From the Editor-in-Chief
Welcome to the October 2015 issue of the Technology Innovation Management Review. The editorial theme of this issue is Smart Cities and Regions, and it is my pleasure welcome our three guest editors: Taina Tukiainen, Senior Researcher at Aalto University in Espoo, Finland, Seppo Leminen, Principal Lecturer at the Laurea University of Applied Sciences and Adjunct Professor in the School of Business at Aalto University in Finland, and Mika Westerlund, Associate Professor at Carleton University's Sprott School of Business in Ottawa, Canada.
In November, we celebrate our 100th issue with a look back at our first 100 issues and a look ahead to new frontiers and some of the key questions we seek to answer in our next 100 issues.
In December, we revisit the theme of Living Labs with guest editors Seppo Leminen, Dimitri Schuurman, Mika Westerlund, and Eelko Huizingh.
We hope you enjoy this issue of the TIM Review and will share your comments online. We welcome your submissions of articles on technology entrepreneurship, innovation management, and other topics relevant to launching and growing technology companies and solving practical problems in emerging domains. Please contact us with potential article topics and submissions.
From the Guest Editors
We are pleased to introduce this issue of the TIM Review on the theme of Smart Cities and Regions. In this issue, we discuss how to make our regions and cities "smarter". In accordance with Renata Dameri (2013), we define a smart city (or region) as "a well-defined geographical area, in which high technologies such as ICT, logistic, energy production, and so on, cooperate to create benefits for citizens in terms of well-being, inclusion and participation, environmental quality, intelligent development; it is governed by a well-defined pool of subjects, able to state the rules and policy for the city government and development."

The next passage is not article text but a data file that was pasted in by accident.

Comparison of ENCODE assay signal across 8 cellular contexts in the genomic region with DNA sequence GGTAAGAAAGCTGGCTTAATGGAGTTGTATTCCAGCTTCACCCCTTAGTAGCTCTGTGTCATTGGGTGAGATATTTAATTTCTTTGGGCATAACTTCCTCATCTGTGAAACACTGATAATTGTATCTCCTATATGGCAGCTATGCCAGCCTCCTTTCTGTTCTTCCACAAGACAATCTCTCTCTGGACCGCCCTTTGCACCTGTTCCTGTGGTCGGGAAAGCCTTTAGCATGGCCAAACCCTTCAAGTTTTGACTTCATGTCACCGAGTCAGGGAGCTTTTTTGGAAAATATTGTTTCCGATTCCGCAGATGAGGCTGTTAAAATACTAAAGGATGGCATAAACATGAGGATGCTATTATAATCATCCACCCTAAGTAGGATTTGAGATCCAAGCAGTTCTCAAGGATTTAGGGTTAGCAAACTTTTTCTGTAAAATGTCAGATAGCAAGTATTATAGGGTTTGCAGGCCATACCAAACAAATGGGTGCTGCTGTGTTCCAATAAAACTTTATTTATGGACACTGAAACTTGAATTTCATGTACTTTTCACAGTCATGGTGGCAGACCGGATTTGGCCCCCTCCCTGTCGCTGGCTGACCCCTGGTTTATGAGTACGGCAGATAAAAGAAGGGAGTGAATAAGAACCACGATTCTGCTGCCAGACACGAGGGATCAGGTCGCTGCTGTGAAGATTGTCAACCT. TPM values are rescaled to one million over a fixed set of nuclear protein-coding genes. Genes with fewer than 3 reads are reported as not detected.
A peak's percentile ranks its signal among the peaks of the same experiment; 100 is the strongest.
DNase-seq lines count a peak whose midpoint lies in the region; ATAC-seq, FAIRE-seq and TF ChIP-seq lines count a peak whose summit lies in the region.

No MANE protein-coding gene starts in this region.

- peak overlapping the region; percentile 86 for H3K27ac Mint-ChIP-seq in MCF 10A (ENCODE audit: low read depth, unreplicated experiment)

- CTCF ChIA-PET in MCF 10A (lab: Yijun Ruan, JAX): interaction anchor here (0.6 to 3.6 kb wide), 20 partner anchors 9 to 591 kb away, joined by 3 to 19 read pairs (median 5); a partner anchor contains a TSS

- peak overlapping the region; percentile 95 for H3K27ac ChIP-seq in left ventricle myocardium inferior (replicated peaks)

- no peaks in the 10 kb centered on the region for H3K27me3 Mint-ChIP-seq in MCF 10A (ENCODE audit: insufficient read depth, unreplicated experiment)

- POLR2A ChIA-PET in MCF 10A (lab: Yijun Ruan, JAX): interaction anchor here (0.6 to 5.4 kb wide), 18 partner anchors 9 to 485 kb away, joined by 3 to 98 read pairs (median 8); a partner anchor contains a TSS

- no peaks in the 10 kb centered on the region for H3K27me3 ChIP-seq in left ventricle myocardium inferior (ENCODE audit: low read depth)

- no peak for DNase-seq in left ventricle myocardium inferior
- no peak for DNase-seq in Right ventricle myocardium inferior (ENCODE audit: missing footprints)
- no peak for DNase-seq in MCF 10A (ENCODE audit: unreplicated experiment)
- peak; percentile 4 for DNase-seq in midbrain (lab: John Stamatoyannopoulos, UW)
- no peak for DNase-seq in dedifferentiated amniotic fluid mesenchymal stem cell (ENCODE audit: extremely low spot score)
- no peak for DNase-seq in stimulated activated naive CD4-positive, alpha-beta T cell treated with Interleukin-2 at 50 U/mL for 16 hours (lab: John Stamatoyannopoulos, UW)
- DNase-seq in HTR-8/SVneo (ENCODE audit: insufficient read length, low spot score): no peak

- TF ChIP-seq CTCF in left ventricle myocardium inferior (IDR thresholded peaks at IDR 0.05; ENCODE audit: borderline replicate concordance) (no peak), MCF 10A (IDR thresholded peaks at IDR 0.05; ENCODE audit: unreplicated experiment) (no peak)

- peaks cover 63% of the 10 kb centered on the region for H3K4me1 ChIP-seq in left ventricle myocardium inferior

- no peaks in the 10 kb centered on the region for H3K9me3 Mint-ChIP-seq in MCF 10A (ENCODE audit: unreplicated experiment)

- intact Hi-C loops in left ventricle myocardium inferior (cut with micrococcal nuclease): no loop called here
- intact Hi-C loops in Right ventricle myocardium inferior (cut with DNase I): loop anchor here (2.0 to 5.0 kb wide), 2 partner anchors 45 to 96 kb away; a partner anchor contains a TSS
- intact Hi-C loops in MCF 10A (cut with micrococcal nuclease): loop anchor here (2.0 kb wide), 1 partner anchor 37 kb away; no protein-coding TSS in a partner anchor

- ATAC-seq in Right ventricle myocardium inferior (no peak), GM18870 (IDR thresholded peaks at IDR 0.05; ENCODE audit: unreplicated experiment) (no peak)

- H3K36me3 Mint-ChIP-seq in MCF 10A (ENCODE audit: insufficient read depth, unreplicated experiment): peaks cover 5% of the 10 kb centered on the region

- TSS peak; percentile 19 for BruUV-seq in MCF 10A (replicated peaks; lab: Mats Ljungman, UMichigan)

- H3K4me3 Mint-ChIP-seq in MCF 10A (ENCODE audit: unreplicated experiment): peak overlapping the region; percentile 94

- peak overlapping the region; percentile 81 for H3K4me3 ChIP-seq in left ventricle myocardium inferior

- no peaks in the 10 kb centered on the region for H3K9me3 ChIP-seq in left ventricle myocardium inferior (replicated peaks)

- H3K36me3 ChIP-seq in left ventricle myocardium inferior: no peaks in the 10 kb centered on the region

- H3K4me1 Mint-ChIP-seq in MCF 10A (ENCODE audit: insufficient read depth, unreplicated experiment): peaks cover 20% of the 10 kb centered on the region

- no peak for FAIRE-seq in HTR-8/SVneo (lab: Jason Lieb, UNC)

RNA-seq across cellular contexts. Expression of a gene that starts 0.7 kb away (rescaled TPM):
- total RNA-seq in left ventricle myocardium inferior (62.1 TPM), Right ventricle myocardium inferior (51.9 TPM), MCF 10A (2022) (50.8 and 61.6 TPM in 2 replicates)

In Europe, three out of every four people live in cities today, and by 2050, it will be four out of every five, putting ever more pressure on the well-being of citizens and the environment (EEA, 2012; UN, 2010). The ongoing global trend toward urbanization has led increasing numbers of practitioners and researchers to look to the development of smart cities and regions as a way to overcome socio-economic challenges and improve quality of life through innovation. Indeed, Kjell Anders Nordström and Per Schlingmann (2015) identify cities – not nations – as the new powerhouses of innovation.
Carlos Moedas (2015), European Commissioner for Research, Science and Innovation, argues that part of the solution is user-driven innovation in cities, facilitated by open innovation ecosystems. Se Hyeong Kim (2013) points out that there are many definitions of open innovation ecosystem, and inspired by Kim's study, we define an open innovation ecosystem as: communities of providers, enablers, utilizers, users, and other stakeholders that practice open innovation within networks of cities and regions. With a strong local presence both digitally and physically, these ecosystems self-sustain based on new product or service innovations as well as social innovations. However, these local effects can be considered a bit more broadly. Extending this concept over a wider geographical area, a regional innovation ecosystem can be understood as "a set of interacting private and public interests, formal institutions and other organizations that function according to organizational and institutional arrangements and relationships conducive to the generation, use and dissemination of knowledge (Doloreux & Parto, 2004). Thus, when considering how to increase "smartness", we consider the city or region to be the most appropriate scale of both study and action, allowing for some degree of local flexibility in terms of defining where a city ends and a region begins, and how far the reach of its institutions extends.